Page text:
Major advances in software methodologies for programming and resource management will be necessary if such systems are to be practical for end user applications.
ISSUES TO EXPLORE, OBSTACLES TO CONQUER
During the course of workshop deliberations, many issues were brought to light, clarifying the space of opportunities and obstacles but leaving many questions unanswered. For example, assumptions of semiconductor technology in 20 years were derived from Semiconductor Industry Association projections that are only targeted to the year 2007, requiring extrapolation beyond that point. Attendees questioned the economics of specialty hardware, leaving unresolved the degree to which any future petaflops computer design must rely on commodity parts developed for more general commercial application.
The nature of the user base for petaflops computers was highly contested as well. The possibilities included classical science and engineering problems, total immersion virtual reality human interfacing, and massive information management and retrieval. The difficulty of programming even today's massively parallel processing systems left open the prospect that significant resources would be committed to achieving ease-of-use at the cost of sustained performance. How such systems would ultimately be programmed is yet uncertain.
The narrow scope of examined architectures was still very broad with respect to the technology issues they posed. Although for each of the three architectures latency was seen as driving system architecture decisions, the space of alternatives was left too wide to recommend a specific approach over all others. And beyond those explicitly examined, there remains the possibility of completely untried architectures that might greatly accelerate the pace to petaflops computing. These and other issues, while revealed as important at this workshop, remained unresolved at its close.
The workshop concluded with key recommendations for near-term initiatives to reduce uncertainty and advance US capability towards the achievement of petaflops computing. In the area of device technology, it is imperative that better projections for semiconductor evolution be derived and that the true potential of superconducting technology be better understood. With regards to applications, specific candidates for petaflops execution should be studied in depth to determine the required balance of resources and validate the appropriateness of the primary candidate architectures. Such a study should include at least one application for which there is little current use but that is potentially important to the future.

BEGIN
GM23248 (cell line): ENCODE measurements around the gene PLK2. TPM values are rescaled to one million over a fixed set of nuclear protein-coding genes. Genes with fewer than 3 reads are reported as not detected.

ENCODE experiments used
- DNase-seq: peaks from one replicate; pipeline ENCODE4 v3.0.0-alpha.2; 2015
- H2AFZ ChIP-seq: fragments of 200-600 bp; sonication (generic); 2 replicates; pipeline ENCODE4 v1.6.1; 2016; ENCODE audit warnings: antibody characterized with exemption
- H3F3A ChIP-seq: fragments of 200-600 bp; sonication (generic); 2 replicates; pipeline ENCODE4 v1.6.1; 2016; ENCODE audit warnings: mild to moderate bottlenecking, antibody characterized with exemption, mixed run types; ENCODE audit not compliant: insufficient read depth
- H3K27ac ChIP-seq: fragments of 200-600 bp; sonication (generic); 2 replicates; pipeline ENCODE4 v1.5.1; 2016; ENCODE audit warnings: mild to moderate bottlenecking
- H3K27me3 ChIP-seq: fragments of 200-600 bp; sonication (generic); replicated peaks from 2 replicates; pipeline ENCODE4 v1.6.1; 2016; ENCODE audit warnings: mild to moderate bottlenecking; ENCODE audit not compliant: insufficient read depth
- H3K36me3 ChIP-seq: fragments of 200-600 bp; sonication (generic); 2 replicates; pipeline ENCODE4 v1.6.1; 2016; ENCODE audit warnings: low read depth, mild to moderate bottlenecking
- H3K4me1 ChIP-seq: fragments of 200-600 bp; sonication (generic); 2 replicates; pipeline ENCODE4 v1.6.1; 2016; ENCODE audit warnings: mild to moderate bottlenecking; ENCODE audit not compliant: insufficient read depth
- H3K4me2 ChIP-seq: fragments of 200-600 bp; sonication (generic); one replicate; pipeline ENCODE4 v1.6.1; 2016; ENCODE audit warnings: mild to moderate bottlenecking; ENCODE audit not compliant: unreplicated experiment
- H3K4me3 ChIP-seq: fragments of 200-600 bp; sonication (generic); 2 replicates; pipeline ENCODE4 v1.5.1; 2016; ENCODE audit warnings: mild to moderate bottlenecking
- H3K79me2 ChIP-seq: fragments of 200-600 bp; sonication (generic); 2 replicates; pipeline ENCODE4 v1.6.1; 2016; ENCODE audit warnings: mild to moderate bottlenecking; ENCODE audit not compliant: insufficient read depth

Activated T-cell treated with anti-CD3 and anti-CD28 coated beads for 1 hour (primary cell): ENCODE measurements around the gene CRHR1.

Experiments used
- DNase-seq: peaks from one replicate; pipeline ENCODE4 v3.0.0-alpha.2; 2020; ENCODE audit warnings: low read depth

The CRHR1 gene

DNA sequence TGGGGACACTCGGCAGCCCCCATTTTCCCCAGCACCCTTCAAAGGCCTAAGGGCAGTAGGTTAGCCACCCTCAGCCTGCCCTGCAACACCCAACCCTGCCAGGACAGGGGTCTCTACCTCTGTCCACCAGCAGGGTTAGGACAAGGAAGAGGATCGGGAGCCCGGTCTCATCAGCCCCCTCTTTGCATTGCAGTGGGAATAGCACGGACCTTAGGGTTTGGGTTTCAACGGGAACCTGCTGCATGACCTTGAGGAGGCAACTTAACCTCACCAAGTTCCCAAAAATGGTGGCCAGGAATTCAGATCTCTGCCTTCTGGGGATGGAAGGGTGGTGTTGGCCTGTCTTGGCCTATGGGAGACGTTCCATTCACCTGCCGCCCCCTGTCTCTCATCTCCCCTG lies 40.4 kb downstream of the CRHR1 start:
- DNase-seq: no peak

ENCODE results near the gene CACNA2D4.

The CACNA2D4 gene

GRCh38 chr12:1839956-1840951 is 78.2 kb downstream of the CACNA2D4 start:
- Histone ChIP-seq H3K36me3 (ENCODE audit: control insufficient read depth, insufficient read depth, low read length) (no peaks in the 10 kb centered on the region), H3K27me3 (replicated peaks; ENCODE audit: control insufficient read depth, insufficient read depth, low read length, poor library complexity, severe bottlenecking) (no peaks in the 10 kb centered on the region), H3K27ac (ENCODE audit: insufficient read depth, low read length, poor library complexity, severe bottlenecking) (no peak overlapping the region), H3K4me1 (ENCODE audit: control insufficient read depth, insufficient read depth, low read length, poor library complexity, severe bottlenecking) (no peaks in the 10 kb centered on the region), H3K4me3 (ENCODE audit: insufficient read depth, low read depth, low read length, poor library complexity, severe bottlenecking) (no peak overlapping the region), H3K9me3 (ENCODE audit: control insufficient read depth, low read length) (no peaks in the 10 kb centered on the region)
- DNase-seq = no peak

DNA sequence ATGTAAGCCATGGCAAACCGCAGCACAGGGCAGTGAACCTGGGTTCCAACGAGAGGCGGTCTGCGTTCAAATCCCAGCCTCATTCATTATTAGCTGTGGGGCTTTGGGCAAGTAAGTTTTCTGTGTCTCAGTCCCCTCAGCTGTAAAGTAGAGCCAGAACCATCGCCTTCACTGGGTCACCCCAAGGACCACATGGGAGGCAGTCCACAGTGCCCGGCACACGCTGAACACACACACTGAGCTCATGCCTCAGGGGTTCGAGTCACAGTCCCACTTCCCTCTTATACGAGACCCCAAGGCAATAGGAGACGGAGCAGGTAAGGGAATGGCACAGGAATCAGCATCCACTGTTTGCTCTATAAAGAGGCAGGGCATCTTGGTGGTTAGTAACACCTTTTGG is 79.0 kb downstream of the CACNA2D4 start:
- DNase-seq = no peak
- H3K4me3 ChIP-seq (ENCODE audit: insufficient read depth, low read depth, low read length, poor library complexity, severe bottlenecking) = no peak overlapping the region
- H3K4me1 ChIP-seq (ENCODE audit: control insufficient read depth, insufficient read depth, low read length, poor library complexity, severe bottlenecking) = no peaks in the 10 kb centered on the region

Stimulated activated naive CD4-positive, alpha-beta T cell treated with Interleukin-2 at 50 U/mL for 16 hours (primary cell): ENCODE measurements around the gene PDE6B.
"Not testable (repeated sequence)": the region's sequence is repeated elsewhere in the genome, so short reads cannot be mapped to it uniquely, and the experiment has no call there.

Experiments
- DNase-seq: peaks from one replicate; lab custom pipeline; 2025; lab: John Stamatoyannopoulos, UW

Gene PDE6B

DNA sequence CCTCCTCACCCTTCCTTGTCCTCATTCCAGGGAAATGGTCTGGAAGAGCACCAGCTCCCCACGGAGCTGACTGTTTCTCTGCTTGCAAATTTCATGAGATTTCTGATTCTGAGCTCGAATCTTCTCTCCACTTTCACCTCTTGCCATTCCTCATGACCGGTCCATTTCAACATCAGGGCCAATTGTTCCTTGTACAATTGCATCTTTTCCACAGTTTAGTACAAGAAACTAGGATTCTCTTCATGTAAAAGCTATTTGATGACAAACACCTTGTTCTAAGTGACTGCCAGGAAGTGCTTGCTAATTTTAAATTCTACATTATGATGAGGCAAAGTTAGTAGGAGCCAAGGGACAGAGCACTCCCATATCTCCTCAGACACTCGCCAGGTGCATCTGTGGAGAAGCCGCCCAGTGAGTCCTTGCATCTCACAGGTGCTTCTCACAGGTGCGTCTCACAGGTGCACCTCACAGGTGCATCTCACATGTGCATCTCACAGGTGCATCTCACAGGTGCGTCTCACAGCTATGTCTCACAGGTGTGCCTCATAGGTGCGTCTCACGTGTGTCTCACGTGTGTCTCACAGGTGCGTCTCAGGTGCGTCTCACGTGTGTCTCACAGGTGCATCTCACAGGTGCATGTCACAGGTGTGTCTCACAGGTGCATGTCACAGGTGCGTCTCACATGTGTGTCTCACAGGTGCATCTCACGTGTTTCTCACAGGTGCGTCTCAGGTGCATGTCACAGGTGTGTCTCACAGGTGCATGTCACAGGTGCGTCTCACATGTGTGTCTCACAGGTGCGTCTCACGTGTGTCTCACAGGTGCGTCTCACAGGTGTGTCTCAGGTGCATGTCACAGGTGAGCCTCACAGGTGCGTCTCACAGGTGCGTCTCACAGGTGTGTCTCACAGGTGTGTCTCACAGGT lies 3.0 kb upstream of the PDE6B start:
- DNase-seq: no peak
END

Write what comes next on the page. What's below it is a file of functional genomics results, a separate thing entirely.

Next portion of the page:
The architecture working group covered many facets of petaflops architecture and produced a meaningful overview of a tenable petaflops computer structure, but many details had to be left unspecified. Participants recommend that a near-term study be initiated to fill in the gaps, determining the requirements of the constituent elements of such a future machine. These specifications are essential to validating the approach and determining the requirements for all of the technologies used in its implementation.
In conclusion, this first comprehensive review of petaflops computing systems brought together a remarkable set of experts and focused their talents on a question of great future importance to the nation's strength in science and engineering as well as its economic leadership in the next century. Ideas, both conservative and controversial, were explored. An initial set of findings derived from these in-depth deliberations will set the course toward the ultimate achievement of a petaflops computer. Recommendations resulting from these findings have been made available to technical policy makers and the high performance computing research community to establish near-term initiatives furthering these goals.
OBTAINING THE REPORT
"Enabling Technologies for Peta(FL)OPS Computing," by Thomas Sterling, Paul C. Messina, and Paul H. Smith, is available from Caltech in preprint form. Send email requests to: firstname.lastname@example.org or write to: CCSF Techpubs, California Institute of Technology, Mail Code 158-79, Pasadena, CA 91125. Include the title, authors, and report number (in this case, CCSF-45) to expedite your request.